Then the folks at the UIC Medical Center at O'Hare International Airport tried an experiment. They set up kiosks offering flu shots out on the concourses, near the restaurants, shops and gates. Flu shots on the fly, even priced a bit higher than pharmacy flu shots, turned out to be a big hit with travelers. Convenience was the big factor. "Last year," says O'Hare's UIC Medical Center director Dr. John Zautcke, "we gave more than 5,000 flu shots. This year, we expect to give close to 6,000 vaccinations. So it's clear that it's a good thing to do."

It's such a good thing to do that the service is spreading. Last year, travelers could get flu shots in or near a dozen or so airports stretching from New York to San Francisco. This year, the list of airports already hosting flu shot kiosks, or planning to start doing so shortly, has expanded to about two dozen. Included are Des Moines International, Cleveland Hopkins, Louisville International, Memphis International and Akron-Canton. Some airports are hiring outside companies to operate and staff the flu-shot kiosks, others are partnering with local hospitals or health departments. And at least two airports are once again planning to offer flu shots for free.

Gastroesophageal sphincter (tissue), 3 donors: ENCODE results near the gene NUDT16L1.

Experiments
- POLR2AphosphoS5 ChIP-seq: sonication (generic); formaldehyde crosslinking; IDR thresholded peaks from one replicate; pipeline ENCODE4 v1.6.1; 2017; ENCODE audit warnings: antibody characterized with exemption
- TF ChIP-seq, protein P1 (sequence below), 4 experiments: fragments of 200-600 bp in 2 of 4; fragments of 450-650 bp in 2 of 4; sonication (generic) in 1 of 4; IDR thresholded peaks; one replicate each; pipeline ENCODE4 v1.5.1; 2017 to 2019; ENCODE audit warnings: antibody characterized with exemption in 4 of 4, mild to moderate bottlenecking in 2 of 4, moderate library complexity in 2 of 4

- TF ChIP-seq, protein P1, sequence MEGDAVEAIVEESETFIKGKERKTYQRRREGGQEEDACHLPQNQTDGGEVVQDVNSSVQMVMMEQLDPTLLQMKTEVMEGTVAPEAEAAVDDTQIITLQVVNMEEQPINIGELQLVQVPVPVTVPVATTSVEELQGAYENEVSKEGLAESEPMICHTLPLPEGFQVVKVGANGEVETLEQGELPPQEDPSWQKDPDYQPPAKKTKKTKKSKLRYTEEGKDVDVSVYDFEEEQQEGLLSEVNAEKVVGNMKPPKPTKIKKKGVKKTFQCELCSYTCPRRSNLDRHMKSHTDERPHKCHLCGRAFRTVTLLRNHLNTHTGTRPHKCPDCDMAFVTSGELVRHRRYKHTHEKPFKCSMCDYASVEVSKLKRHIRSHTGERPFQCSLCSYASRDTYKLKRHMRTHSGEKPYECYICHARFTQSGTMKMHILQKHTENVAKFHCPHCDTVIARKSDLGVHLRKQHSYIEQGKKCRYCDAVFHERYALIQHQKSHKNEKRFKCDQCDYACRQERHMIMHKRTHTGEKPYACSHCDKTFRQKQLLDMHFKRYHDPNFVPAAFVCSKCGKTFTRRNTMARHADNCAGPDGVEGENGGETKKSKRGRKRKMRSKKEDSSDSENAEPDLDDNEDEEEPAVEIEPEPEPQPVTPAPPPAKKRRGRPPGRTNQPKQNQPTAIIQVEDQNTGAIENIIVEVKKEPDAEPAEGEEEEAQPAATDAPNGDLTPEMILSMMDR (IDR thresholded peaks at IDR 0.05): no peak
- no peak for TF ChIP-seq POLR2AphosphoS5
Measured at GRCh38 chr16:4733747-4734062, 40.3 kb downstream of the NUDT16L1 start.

Last January, the San Diego International Airport partnered with a local non-profit organization, the Community Health Improvement Partners (CHIP), to offer free flu and pneumonia shots to travelers, airport employees and anyone who stopped by. During the one day event, more than 600 people got vaccinated. This year, they'll do it again — on January 16th.

Free flu shots, about 2000 of them, will also be available this year in Phoenix, at the Sky Harbor International Airport (PHX) from January 26 -30. It's the third year in a row the airport will join with the Arizona Department of Health Services, Maricopa County Department of Public Health, and The Arizona Partnership for Immunization (TAPI) to offer free flu vaccines to travelers as well as to airport and airline employees. The airport's Claire Stern says the project started when local health agencies realized they had an excess of vaccine. Now, it's a community tradition. And while the Centers for Disease Control and Prevention urges everyone to think about getting their flu shot early, January is not too late. "The flu season can last as late as May," says Sky Harbor's Stern, "so getting a vaccine in January can still be very beneficial."